If you were to watch Thornton Wilder’s Pulitzer Prize winning play “The Skin of Our Teeth” and not fully grasp what is happening, no worries, you aren’t alone.
As a matter of fact, Susan Evans sometimes feels the same way. Hell, even some of the characters in the play feel the same way. And those characters don’t hesitate to share that with the audience.
Evans is the artistic director of Hayward’s Douglas Morrisson Theatre, and the director of their current production of the other Wilder play – you know, the one that is not “Our Town.” She remembers performing in the play in college and having some trouble figuring out what was going on herself.
“As a student, I was baffled by it,” said Evans.
She is hard at work getting ready for her theatre’s production, which opens on Friday, May 21st. Evans admits to loving seasons that feature themes, and “The Skin of Our Teeth” is all about a journey, much like the other plays in their current season. In this case, we are talking about the journey of a very different kind of family that lives in a suburb of New Jersey.
The play opens with an introduction to George and Maggie Antrobus, a kind of allegorical Adam and Eve, married for a solid 5,000 years. They are the first family of the human race, along with their sassy maid and two children. They navigate a treacherous world, having to survive the Ice Age, floods and wars, all by the skin of their teeth.
Despite the somewhat enigmatic nature of the play, it has been wildly successful and heavily produced since its premiere in 1942. It also features critically important themes, especially those such as humanity’s need to pick themselves up from their bootstraps and move on after another manmade or natural disaster. It also advocates for the critical nature of art and literature in our society.
This chaos and absurd nature of the plot is precisely the point. Woolly mammoths and dinosaurs are pets, and blatant breakings of conventions are strewn throughout the script, not only making the play a bit tricky to follow, but a whole lot of fun to stage and create.
Evans has loved directing this play because it has forced her cast to break out of a more conventional acting style and take on a style she calls “Meta Theatrical.” It also gave her a chance to work with live music on stage in order to create lots of real time sound and foley effects, which she is having a blast with.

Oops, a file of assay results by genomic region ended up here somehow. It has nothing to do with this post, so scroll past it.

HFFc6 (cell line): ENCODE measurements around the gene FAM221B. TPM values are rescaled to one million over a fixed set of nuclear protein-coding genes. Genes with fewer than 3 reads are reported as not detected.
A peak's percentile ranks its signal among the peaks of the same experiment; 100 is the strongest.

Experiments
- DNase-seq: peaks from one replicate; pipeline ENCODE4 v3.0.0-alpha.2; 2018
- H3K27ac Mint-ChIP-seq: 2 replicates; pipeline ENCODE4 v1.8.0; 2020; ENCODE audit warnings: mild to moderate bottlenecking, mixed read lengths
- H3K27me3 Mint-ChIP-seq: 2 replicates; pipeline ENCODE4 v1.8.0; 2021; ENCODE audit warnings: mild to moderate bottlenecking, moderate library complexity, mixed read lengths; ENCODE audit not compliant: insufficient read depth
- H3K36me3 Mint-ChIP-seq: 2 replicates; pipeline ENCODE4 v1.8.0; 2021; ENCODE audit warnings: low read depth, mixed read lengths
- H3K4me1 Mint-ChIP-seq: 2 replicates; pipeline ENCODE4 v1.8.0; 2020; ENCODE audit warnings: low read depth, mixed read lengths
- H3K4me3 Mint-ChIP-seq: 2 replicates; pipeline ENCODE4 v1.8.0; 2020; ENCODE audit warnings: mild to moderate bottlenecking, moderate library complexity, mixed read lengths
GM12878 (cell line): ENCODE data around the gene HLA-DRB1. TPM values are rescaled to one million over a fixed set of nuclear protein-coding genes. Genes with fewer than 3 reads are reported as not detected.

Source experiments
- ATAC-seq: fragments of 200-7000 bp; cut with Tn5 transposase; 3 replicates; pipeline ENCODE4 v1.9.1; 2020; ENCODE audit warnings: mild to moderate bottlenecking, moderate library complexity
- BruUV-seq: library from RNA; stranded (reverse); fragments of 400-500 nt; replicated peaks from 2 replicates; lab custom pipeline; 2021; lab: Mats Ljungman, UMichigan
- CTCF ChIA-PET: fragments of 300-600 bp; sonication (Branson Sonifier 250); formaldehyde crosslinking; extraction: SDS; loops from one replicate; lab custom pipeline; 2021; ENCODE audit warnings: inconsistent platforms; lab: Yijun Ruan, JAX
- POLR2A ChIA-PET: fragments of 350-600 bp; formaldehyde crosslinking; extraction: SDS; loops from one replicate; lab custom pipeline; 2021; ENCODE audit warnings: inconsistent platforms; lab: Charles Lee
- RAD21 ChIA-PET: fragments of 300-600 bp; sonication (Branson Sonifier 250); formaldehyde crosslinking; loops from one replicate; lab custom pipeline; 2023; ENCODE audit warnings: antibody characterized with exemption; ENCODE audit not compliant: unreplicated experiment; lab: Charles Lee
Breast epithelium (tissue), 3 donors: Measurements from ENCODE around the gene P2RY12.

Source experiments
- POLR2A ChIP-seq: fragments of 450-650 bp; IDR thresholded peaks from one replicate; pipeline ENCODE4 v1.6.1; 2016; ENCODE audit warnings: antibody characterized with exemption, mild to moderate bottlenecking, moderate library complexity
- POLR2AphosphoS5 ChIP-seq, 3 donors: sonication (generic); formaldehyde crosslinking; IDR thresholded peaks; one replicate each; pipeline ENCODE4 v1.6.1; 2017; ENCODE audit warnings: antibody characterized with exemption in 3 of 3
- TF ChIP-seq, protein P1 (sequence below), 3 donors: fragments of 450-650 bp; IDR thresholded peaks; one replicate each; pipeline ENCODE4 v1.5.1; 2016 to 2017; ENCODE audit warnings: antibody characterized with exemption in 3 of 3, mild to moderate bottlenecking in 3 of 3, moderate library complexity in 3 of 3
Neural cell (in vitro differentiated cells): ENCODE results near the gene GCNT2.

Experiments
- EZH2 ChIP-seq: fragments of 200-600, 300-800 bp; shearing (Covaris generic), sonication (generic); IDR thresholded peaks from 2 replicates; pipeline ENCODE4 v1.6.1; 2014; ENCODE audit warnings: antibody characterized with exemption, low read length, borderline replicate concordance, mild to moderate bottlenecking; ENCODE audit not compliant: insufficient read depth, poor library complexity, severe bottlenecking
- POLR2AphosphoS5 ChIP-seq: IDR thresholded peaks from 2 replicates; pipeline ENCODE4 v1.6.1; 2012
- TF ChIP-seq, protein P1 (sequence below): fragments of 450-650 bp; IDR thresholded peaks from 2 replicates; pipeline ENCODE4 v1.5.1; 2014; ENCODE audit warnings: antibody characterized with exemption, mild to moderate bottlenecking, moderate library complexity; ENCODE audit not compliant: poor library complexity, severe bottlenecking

In this play, bigger is certainly better.
“There is something more of an epic theatre style to the play, similar to Bertolt Brecht or Luigi Pirandello,” said Evans, referring to two dramatists who pushed away from a realism and representational style of acting. “I’ve told the cast that it’s okay to be this big, they can be authentic and real and highly theatrical. It’s a big jump for them to be full out, full front and still be authentic.”
The authenticity of the production plays well with its theatricality.
“We are making the audience super conscious, and they are watching actors playing characters rather than the audience going into someone’s living room,” said Evans. “We are letting the audience know they are watching a piece of theatre with a capital t.
“The audience doesn’t have to necessarily understand anything, and can even agree with characters that don’t understand this play. The audience gets to kind of go along for the ride.”
Evans has been struck with the timelessness of the play, and despite the fact that the play is 83-years-old, that doesn’t change the important message of the piece. Evans also referenced the fact that the play has been hugely important to audiences in Europe, who have had to take on survival throughout their history, especially during World War II, when the play debuted.
“The impact of war on Europe was strong, and they gravitated towards what is important in the world and what you really need,” said Evans. “Characters in the play go through worse disasters in the world and keep on going. That was certainly an important message in 1942 and is certainly an important message now.”
WHAT TO KNOW IF YOU GO
Douglas Morrisson Theatre presents “The Skin of Our Teeth”
Written by Thornton Wilder
Directed by Susan Evans
May 21st – June 14th
The Douglas Morrisson Theatre
22311 N. Third Street, Hayward, CA
Tickets range from $21 – $32
For tickets, call (510) 881-6777 or visit www.dmtonline.org